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18October2019

Intimacy4us

When is lots of sex too much?

Maybe you just say in the heat of the moment to your man: “Oh, you’re addicted to sex”, while you put on your apron. But is he really addicted to it? How do we know if it’s the case?

For Herman it started with a photo of a naked woman that he found under his father’s mattress. He was 14 years old. He immediately experienced that he felt stimulated and that his body reacted. It was a very pleasurable sensation and he put the photo into his pocket and went to his own room. There he immediately masturbated while he looked at the photo. The stimulation was very intense and he had never before experienced such a powerful sexual pleasure.

He regularly masturbated while looking at that photo after the first experience. He later got other photos from friends and as a 17-year-old easily found pornographic websites with explicit sexual images that he could use while he masturbated. It was easy: he could remain anonymous, he had privacy in his bedroom and every time he could get more stimulating pictures.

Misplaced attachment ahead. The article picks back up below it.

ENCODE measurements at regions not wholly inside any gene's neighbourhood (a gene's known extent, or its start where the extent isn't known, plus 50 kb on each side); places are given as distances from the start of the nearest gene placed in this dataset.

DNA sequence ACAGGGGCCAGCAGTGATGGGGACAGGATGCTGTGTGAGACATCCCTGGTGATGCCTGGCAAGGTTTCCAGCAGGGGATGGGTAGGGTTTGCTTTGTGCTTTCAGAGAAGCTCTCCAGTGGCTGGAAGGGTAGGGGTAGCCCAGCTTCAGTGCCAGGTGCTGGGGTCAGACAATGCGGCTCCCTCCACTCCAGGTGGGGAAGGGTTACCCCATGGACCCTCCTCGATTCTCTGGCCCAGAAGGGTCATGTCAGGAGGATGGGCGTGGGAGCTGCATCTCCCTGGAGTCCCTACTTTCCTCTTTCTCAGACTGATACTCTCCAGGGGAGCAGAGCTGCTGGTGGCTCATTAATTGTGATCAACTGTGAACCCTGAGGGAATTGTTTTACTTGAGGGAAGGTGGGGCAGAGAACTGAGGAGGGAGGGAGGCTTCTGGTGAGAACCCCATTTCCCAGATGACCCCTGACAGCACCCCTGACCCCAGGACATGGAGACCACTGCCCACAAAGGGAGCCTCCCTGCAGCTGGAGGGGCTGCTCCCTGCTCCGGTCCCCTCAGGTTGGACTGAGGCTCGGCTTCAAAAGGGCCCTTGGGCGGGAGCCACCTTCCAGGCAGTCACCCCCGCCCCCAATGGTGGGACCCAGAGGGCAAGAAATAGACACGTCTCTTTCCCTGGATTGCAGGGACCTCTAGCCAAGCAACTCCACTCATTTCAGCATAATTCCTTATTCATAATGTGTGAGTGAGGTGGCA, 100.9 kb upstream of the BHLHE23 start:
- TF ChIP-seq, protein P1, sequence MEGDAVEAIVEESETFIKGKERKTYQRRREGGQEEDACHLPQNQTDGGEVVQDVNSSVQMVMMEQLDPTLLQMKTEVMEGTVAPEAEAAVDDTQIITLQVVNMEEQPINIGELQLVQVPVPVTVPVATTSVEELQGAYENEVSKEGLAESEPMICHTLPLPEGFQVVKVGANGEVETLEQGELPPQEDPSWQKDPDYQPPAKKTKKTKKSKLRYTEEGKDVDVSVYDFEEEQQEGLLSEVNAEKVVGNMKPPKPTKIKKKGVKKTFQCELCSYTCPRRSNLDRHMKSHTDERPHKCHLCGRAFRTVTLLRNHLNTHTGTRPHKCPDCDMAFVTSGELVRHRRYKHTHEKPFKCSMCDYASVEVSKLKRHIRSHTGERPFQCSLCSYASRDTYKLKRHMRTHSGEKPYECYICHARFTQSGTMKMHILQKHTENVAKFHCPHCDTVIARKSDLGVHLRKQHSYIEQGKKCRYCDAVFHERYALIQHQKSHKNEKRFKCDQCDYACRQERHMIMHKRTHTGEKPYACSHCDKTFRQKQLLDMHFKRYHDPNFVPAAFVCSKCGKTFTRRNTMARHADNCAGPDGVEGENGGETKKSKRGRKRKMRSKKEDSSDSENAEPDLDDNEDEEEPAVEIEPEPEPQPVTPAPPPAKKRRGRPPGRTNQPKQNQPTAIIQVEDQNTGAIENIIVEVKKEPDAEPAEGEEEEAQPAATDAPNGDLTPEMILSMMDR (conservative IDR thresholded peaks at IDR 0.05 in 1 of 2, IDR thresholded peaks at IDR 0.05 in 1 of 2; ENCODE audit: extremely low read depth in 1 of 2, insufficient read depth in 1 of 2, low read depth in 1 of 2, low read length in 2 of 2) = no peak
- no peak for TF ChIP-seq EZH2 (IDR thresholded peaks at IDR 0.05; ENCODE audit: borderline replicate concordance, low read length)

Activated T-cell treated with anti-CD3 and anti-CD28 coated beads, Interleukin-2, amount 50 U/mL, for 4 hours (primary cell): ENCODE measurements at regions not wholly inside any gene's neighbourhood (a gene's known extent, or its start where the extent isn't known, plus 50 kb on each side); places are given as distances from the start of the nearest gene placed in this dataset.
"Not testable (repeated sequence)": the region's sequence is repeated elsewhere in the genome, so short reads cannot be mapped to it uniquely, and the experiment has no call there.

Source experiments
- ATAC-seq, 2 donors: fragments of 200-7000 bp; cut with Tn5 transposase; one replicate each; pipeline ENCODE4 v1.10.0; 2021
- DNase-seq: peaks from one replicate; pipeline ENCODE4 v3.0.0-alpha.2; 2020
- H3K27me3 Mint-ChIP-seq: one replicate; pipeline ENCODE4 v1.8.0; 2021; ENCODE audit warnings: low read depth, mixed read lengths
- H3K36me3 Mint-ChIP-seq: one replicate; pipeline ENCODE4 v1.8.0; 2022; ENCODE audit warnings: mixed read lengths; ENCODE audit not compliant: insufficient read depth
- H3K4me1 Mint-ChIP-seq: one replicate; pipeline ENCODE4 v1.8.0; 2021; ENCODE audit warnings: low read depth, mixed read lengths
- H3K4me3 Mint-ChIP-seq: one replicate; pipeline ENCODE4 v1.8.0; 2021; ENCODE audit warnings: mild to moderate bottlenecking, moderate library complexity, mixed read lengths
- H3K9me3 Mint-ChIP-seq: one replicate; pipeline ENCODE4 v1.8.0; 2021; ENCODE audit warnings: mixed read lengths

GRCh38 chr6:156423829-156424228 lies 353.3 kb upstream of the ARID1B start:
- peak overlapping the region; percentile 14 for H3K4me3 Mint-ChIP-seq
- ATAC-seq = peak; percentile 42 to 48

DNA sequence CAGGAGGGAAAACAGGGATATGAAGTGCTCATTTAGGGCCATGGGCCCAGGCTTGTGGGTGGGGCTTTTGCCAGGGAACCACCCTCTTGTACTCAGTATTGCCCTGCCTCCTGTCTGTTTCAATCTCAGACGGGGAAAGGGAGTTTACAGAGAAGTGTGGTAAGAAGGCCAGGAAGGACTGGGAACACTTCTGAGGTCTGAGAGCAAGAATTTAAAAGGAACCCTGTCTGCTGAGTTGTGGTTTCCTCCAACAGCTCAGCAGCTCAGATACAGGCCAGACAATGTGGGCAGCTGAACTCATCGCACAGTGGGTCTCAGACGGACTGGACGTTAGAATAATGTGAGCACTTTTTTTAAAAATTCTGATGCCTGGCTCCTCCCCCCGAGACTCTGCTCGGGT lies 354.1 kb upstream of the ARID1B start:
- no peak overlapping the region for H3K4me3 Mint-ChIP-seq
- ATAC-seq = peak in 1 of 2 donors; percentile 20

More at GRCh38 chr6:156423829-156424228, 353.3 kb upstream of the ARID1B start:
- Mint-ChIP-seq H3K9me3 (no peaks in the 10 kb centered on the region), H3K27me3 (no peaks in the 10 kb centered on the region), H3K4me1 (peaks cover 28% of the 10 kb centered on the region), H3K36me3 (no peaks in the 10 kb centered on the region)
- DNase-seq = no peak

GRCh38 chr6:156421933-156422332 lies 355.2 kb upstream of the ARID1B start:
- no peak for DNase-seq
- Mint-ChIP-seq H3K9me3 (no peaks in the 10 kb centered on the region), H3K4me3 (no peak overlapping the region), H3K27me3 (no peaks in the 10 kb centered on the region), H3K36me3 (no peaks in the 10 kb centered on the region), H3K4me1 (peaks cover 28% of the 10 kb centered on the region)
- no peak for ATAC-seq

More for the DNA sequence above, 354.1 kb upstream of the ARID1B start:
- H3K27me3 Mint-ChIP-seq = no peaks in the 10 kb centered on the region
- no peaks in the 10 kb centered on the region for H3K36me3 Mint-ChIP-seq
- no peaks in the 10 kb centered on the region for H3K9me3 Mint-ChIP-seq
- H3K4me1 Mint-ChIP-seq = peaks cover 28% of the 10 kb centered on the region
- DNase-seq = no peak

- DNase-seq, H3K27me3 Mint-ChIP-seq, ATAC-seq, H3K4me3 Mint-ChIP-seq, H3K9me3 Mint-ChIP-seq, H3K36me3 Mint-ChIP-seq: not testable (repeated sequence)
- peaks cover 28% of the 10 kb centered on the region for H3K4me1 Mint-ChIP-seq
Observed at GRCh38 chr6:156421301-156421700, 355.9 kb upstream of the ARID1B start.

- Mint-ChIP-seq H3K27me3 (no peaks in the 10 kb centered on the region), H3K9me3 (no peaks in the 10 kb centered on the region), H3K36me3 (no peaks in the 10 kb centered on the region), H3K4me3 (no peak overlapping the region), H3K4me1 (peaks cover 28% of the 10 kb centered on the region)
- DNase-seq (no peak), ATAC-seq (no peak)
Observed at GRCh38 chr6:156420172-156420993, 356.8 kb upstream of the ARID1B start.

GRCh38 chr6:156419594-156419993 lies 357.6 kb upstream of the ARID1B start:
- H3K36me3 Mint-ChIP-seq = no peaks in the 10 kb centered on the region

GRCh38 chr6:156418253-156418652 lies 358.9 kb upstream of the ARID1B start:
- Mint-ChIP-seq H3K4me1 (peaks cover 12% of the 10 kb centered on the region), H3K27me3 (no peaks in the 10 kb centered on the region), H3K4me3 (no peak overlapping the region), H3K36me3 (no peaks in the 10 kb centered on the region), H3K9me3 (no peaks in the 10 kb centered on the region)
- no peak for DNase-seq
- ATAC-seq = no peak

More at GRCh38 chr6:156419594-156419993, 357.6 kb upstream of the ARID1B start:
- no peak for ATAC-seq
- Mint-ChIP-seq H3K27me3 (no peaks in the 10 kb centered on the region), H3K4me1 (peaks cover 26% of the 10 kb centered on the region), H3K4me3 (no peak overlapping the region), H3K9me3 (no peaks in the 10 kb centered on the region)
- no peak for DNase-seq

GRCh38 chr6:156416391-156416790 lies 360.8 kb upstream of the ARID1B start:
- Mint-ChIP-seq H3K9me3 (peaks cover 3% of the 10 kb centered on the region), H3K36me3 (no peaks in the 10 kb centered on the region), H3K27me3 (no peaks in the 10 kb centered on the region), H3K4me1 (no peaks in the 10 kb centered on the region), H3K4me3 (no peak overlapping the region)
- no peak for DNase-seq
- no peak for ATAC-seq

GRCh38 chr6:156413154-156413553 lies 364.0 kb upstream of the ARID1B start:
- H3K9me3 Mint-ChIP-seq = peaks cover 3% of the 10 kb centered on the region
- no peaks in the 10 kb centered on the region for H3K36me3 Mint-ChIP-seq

As a young adult he began collecting pornographic material and spent hours daily with it. He was involved in several sexual relationships with young women, but he never felt that he had an emotional connection with any of them.

When he met Marina, he felt more of a genuine bond and after a four-year-long relationship, when they were both 28, they got married.

Marina tells how she woke up one night and noticed that the bed next to her was empty. On her way to the bathroom, she saw Herman sitting in front of his laptop masturbating. It immediately made her feel uneasy: Was she not good enough for him? She was hurt, while he felt guilty and promised her that it was a once-off thing and that he would never do it again. He noticed, however, that he could not break the pattern that he had for years so easily.

He says: “I could not stop myself. I thought about sex all day and used every possible moment to look at sex in some way. I looked at pornography on my computer at work and then masturbated in the bathroom. I was very stimulated every time and the orgasm was wonderful, but afterwards I always felt guilty. I sometimes spent up to twelve hours a day collecting pornographic material – then I also had to ensure that nobody would find it on my computer.”